The majority of germs that cause serious infections in humans are transmitted by people’s actions. One of the effective means to prevent these infections is by practicing good hand hygiene. Several studies have indicated that healthcare providers clean their hands less than half of the time they should. This causes the transmission of healthcare-associated infections among hospitalized patients.
It is extremely important to prevent the spread of germs, especially, in hospital settings, healthcare-related facilities, such as dialysis centers, nursing homes, and general public places (e.g., gyms, shopping complexes, etc.).
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A Brief History of Hand Hygiene
In the 19th century, the concept of handwashing while taking care of patients surfaced. Labarraque offered evidence that showed hand decontamination could significantly reduce the incidence of puerperal fever and maternal mortality. In 1840, the Great hospital in Vienna contained two maternity clinics. The first clinic was taken care of by medical students, who many times came directly to the delivery suite from autopsy rooms and the average maternal mortality rate due to puerperal fever was about 10 percent. On the contrary, the other clinic, which was attended by midwives, showed a significantly reduced maternal mortality, i.e., only 2 percent.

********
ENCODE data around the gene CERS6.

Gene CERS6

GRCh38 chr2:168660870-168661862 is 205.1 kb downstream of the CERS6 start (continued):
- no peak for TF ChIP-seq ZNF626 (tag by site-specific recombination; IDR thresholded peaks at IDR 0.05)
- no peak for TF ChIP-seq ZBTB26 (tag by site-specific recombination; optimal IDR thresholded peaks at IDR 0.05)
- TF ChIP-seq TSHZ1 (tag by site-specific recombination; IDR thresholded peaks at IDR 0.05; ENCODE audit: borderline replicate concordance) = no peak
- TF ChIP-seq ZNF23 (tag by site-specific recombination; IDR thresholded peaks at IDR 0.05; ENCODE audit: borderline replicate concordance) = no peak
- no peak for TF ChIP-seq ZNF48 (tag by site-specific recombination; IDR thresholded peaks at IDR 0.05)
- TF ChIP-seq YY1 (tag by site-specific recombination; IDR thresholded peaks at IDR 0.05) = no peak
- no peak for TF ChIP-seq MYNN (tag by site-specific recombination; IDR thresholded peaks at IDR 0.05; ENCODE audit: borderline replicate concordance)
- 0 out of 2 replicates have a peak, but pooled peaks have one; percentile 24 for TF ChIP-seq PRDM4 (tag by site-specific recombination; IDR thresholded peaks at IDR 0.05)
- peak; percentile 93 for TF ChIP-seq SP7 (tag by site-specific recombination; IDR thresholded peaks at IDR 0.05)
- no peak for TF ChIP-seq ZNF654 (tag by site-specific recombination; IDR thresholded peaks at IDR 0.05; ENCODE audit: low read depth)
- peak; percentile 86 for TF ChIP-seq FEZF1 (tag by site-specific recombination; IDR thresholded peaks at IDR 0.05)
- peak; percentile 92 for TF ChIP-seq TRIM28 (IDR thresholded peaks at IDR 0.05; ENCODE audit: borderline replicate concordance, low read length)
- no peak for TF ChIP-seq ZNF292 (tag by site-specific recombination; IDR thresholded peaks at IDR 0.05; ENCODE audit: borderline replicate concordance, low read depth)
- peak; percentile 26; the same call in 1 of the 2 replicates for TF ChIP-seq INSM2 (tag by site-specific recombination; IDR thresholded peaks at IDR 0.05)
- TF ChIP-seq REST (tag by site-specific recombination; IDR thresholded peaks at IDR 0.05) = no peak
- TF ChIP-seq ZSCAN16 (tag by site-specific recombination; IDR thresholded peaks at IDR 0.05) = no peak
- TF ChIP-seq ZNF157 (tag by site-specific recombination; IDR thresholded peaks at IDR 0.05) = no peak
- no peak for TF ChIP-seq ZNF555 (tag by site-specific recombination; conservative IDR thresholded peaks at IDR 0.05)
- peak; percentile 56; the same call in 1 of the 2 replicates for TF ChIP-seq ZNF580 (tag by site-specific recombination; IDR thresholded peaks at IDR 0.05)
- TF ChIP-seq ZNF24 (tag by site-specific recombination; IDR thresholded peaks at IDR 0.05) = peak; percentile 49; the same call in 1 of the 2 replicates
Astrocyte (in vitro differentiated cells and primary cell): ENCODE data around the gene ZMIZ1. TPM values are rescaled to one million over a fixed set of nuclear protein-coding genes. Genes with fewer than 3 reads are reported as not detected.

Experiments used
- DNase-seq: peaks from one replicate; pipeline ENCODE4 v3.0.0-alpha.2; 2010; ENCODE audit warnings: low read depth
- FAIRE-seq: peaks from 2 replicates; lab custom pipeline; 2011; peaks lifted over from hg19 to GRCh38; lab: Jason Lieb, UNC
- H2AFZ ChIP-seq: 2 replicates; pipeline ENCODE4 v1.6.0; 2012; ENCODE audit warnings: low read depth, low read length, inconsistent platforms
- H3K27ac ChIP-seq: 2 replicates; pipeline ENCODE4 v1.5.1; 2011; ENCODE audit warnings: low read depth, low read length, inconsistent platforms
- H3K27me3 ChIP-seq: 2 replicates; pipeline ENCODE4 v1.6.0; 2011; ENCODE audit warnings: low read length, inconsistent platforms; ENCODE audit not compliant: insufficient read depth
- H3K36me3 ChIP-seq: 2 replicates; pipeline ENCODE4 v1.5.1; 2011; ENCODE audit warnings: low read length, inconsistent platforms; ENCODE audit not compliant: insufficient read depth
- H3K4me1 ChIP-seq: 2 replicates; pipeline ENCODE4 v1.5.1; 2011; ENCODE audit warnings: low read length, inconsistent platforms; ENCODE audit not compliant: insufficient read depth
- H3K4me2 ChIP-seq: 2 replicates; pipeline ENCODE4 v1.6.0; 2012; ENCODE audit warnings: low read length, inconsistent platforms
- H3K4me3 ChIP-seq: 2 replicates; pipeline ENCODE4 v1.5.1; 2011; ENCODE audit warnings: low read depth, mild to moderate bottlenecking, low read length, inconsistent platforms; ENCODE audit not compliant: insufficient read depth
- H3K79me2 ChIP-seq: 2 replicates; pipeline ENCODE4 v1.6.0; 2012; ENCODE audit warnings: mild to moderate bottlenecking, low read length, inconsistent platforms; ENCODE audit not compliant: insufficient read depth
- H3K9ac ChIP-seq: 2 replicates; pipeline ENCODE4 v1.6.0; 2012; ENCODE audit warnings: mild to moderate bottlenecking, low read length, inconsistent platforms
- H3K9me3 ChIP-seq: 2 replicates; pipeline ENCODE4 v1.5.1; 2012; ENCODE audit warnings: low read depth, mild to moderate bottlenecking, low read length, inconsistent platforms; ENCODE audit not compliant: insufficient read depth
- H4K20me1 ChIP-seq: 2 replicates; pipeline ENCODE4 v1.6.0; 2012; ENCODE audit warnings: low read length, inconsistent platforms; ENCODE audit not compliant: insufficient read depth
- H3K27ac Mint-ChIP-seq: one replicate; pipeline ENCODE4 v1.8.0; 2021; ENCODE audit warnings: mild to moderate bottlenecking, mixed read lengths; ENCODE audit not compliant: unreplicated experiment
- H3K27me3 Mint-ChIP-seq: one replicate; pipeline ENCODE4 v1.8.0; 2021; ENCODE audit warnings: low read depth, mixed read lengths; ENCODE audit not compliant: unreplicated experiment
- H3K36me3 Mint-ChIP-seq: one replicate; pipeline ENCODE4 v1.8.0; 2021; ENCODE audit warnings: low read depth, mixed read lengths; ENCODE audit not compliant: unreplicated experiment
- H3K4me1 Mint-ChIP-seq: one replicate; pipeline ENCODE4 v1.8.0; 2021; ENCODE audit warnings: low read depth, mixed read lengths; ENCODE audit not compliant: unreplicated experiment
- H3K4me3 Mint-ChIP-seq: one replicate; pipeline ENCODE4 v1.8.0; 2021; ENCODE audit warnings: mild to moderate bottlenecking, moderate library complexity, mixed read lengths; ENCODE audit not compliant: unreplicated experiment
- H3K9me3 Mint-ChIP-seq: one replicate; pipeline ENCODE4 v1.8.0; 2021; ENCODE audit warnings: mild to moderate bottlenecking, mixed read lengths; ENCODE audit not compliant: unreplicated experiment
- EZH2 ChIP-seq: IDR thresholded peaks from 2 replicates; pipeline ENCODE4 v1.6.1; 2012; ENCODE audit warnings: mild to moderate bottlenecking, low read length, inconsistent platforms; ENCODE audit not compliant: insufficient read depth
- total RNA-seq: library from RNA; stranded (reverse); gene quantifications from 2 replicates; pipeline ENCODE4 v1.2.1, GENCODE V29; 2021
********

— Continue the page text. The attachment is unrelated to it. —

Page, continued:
Ignaz Philipp Semmelweis, the pioneer of antiseptic procedure, observed this difference across both the clinics and instituted the policy of washing hands with chlorinated lime for those leaving the autopsy room. Practicing this rule resulted in a drop in the rate of maternal mortality tenfold. In 1950, Staphylococcal epidemics occurred and researchers observed that direct contact was the main mode of transmission of Staphylococcus aureus in nurseries. Implementing a rule that required washing hands by patients’ contacts, significantly reduced the rate of infection in babies.
In 1995, the Hospital Infection Control Practices Advisory Committee (HICPAC) advocated the use of antimicrobial soap or a waterless antiseptic agent, for sanitizing hands, after leaving the patients’ rooms infected with multidrug-resistant pathogens. In 2008, Global Handwashing Day was observed and in 2009 the World Health Organization launched a program linked with patients’ safety called “SAVE LIVES: Clean Your Hands”.
Healthcare Providers and Hand Hygiene
According to a recent report, thousands of people across the world die from infections acquired while receiving healthcare. Hygiene is one of the easiest, nonetheless, an important means to reduce the spread of diseases and infection. It is particularly important for healthcare professionals, such as nurses, doctors, and healthcare technicians, who are in direct contact with patients.